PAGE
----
Magnetar mysteries in our galaxy and beyond
In a new Caltech-led study, researchers from campus and the Jet Propulsion Laboratory (JPL) have analyzed pulses of radio waves coming from a magnetar—a rotating, dense, dead star with a strong magnetic field—that is located near the supermassive black hole at the heart of the Milky Way galaxy. The new research provides clues that magnetars like this one, lying in close proximity to a black hole, could perhaps be linked to the source of "fast radio bursts," or FRBs. FRBs are high-energy blasts that originate beyond our galaxy but whose exact nature is unknown.
"Our observations show that a radio magnetar can emit pulses with many of the same characteristics as those seen in some FRBs," says Caltech graduate student Aaron Pearlman, who presented the results today at the 233rd meeting of the American Astronomical Society in Seattle. "Other astronomers have also proposed that magnetars near black holes could be behind FRBs, but more research is needed to confirm these suspicions."
The research team was led by Walid Majid, a visiting associate at Caltech and principal research scientist at JPL, which is managed by Caltech for NASA, and Tom Prince, the Ira S. Bowen Professor of Physics at Caltech. The team looked at the magnetar named PSR J1745-2900, located in the Milky Way's galactic center, using the largest of NASA's Deep Space Network radio dishes in Australia. PSR J1745-2900 was initially spotted by NASA's Swift X-ray telescope, and later determined to be a magnetar by NASA's Nuclear Spectroscopic Telescope Array (NuSTAR), in 2013.
"PSR J1745-2900 is an amazing object. It's a fascinating magnetar, but it also has been used as a probe of the conditions near the Milky Way's supermassive black hole," says Fiona Harrison, the Benjamin M. Rosen Professor of Physics at Caltech and the principal investigator of NuSTAR. "It's interesting that there could be a connection between PSR J1745-2900 and the enigmatic FRBs."
Magnetars are a rare subtype of a group of objects called pulsars; pulsars, in turn, belong to a class of rotating dead stars known as neutron stars. Magnetars are thought to be young pulsars that spin more slowly than ordinary pulsars and have much stronger magnetic fields, which suggests that perhaps all pulsars go through a magnetar-like phase in their lifetime.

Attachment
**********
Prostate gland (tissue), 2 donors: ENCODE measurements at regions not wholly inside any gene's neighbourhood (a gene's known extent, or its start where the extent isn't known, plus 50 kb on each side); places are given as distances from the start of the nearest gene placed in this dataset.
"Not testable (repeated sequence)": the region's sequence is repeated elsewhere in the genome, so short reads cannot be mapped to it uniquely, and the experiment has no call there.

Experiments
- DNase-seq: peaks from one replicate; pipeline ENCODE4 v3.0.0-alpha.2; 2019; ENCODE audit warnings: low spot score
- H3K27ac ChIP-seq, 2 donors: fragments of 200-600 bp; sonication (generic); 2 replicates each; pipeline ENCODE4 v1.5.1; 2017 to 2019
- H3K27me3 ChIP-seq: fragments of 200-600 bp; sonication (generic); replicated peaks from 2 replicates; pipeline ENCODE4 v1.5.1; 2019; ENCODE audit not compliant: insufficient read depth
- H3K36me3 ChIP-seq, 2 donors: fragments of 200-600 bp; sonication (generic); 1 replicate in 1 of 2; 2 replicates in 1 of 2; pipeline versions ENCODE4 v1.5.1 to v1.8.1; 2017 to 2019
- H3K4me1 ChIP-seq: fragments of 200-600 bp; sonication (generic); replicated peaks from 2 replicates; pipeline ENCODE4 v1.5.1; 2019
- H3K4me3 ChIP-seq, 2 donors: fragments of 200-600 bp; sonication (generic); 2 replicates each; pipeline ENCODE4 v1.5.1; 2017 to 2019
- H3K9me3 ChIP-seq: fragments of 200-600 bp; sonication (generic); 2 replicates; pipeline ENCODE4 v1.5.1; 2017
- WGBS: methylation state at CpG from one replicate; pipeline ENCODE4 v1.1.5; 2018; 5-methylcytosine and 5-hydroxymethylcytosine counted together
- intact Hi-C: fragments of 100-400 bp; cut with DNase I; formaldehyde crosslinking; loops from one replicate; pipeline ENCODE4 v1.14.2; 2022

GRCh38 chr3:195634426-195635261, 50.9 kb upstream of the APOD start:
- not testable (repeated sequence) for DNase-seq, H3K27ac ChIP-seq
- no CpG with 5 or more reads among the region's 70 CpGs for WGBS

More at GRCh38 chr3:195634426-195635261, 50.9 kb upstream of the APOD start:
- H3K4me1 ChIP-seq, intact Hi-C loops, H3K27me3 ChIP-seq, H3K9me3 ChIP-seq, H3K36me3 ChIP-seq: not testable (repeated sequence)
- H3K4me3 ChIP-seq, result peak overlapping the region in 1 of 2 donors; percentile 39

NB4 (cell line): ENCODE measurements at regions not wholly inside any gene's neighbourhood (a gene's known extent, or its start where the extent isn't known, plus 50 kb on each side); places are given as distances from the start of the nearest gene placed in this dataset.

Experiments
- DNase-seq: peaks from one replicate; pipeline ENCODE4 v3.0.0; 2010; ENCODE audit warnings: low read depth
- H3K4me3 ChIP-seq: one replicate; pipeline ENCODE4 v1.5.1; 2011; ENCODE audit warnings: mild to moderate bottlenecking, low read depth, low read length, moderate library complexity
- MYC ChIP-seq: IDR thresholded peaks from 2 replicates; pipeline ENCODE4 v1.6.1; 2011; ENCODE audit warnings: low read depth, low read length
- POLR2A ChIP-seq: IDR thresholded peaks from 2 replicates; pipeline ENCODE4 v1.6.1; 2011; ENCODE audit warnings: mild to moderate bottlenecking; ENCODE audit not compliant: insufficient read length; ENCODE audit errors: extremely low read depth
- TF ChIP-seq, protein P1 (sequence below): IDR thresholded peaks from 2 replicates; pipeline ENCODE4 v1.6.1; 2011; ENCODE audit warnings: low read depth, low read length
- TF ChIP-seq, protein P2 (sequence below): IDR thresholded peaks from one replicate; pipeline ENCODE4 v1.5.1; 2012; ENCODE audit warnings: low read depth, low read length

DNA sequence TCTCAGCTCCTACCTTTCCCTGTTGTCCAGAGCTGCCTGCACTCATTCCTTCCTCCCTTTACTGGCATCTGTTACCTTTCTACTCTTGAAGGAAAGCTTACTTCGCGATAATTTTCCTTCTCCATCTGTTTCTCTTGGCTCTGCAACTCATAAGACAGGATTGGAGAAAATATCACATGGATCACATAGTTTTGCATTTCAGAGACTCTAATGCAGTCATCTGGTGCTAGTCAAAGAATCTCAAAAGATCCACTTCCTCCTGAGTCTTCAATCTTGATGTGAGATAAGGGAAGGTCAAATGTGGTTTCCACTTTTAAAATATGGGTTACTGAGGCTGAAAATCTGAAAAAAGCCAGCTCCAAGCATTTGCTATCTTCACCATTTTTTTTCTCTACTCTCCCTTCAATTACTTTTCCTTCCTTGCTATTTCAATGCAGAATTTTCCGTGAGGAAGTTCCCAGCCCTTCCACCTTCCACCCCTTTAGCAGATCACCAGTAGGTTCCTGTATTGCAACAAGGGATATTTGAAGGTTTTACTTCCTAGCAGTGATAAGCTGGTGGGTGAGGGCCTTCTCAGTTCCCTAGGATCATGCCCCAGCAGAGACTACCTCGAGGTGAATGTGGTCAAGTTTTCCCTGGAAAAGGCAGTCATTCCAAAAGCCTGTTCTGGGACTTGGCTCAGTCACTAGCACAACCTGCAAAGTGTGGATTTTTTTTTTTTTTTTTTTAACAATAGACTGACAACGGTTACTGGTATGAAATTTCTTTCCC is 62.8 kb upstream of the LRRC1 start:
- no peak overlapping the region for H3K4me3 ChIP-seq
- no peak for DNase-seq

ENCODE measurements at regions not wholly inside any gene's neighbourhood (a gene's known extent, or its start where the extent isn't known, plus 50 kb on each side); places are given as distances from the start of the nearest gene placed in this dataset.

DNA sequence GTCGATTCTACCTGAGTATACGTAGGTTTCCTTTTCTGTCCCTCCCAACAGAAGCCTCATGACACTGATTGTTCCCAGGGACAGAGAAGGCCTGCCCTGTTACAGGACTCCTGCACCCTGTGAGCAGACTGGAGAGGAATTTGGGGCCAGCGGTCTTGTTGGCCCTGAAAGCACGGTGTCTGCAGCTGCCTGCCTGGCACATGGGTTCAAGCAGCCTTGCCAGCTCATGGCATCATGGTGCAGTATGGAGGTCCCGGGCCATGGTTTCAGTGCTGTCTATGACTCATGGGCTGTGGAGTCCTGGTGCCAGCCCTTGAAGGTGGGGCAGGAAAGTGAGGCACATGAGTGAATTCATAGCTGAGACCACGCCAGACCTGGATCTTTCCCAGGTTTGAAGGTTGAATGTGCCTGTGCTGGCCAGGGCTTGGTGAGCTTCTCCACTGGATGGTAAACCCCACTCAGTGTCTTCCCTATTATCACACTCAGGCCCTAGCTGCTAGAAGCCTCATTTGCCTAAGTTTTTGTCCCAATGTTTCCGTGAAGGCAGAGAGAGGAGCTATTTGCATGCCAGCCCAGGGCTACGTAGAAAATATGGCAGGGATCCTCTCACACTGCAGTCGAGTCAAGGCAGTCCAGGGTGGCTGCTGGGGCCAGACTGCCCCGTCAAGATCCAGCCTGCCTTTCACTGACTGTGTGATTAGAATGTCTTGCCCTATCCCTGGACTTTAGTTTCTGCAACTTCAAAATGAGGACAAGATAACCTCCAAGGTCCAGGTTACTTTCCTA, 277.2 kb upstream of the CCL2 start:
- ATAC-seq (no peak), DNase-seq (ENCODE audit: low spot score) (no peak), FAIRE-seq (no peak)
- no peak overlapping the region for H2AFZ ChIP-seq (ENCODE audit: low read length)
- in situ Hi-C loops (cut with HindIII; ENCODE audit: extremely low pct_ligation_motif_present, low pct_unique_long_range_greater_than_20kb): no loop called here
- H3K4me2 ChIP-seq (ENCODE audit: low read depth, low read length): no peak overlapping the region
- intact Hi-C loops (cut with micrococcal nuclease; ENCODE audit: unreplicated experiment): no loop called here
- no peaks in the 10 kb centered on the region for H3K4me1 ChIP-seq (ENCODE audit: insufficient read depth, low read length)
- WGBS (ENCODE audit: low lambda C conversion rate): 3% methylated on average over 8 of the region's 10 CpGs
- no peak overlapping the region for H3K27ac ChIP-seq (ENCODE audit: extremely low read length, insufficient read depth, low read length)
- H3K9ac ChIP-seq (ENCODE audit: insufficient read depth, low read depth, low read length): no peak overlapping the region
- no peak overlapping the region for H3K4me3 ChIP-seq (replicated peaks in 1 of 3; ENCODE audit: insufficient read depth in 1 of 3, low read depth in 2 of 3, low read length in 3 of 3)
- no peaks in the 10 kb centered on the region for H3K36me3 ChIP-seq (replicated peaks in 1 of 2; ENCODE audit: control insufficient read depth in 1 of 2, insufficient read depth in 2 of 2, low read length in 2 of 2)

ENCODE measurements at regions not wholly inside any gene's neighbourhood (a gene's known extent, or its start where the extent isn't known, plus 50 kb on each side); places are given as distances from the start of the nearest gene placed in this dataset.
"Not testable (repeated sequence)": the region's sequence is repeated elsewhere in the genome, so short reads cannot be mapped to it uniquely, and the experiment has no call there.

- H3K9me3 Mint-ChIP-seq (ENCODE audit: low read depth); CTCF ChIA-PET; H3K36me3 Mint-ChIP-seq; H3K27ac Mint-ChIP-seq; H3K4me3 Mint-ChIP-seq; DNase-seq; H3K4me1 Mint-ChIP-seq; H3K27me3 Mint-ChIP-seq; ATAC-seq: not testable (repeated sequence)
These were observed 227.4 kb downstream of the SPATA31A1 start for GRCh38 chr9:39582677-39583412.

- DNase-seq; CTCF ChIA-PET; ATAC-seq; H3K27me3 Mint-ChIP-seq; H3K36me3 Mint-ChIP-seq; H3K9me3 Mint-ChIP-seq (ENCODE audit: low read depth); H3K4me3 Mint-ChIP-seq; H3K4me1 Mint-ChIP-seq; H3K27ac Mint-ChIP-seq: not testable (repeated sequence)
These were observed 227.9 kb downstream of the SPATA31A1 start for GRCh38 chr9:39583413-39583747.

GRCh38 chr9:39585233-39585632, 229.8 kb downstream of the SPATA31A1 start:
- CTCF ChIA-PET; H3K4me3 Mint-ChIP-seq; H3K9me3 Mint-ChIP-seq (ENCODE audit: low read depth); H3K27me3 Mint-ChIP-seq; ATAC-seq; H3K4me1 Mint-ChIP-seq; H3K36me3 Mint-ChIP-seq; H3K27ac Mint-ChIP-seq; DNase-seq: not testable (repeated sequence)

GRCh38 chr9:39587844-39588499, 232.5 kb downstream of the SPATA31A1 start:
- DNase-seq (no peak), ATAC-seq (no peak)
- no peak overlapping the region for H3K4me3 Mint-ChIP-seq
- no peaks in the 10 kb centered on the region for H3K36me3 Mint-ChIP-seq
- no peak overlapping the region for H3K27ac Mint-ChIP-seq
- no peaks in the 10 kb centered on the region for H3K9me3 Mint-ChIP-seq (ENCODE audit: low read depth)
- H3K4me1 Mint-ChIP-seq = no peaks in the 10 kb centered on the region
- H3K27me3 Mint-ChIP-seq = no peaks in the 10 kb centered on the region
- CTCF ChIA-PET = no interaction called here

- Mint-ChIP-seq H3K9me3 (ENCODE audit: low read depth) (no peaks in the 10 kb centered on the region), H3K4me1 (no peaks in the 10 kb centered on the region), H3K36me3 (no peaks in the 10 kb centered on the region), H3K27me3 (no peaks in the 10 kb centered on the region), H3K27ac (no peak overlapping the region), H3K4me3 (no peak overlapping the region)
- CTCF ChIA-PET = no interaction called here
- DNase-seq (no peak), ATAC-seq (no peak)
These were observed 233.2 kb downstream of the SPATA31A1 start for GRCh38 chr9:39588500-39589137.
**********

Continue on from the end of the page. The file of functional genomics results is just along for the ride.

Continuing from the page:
The magnetar PSR J1745-2900 is the closest-known pulsar to the supermassive black hole at the center of the galaxy, separated by a distance of only 0.3 light-years, and it is the only pulsar known to be gravitationally bound to the black hole and the environment around it.
In addition to discovering similarities between the galactic-center magnetar and FRBs, the researchers also gleaned new details about the magnetar's radio pulses. Using one of the Deep Space Network's largest radio antennas, the scientists were able to analyze individual pulses emitted by the star every time it rotated, a feat that is very rare in radio studies of pulsars. They found that some pulses were stretched, or broadened, by a larger amount than predicted when compared to previous measurements of the magnetar's average pulse behavior. Moreover, this behavior varied from pulse to pulse.
"We are seeing these changes in the individual components of each pulse on a very fast time scale. This behavior is very unusual for a magnetar," says Pearlman. The radio components, he notes, are separated by only 30 milliseconds on average.
One theory to explain the signal variability involves clumps of plasma moving at high speeds near the magnetar. Other scientists have proposed that such clumps might exist but, in the new study, the researchers propose that the movement of these clumps may be a possible cause of the observed signal variability. Another theory proposes that the variability is intrinsic to the magnetar itself.
"Understanding this signal variability will help in future studies of both magnetars and pulsars at the center of our galaxy," says Pearlman.
In the future, Pearlman and his colleagues hope to use the Deep Space Network radio dish to solve another outstanding pulsar mystery: Why are there so few pulsars near the galactic center? Their goal is to find a non-magnetar pulsar near the galactic-center black hole.
"Finding a stable pulsar in a close, gravitationally bound orbit with the supermassive black hole at the galactic center could prove to be the Holy Grail for testing theories of gravity," says Pearlman. "If we find one, we can do all sorts of new, unprecedented tests of Albert Einstein's general theory of relativity."
The new study, titled "Pulse Morphology of the Galactic Center Magnetar PSR J1745-2900," appeared in the October 20, 2018, issue of The Astrophysical Journal.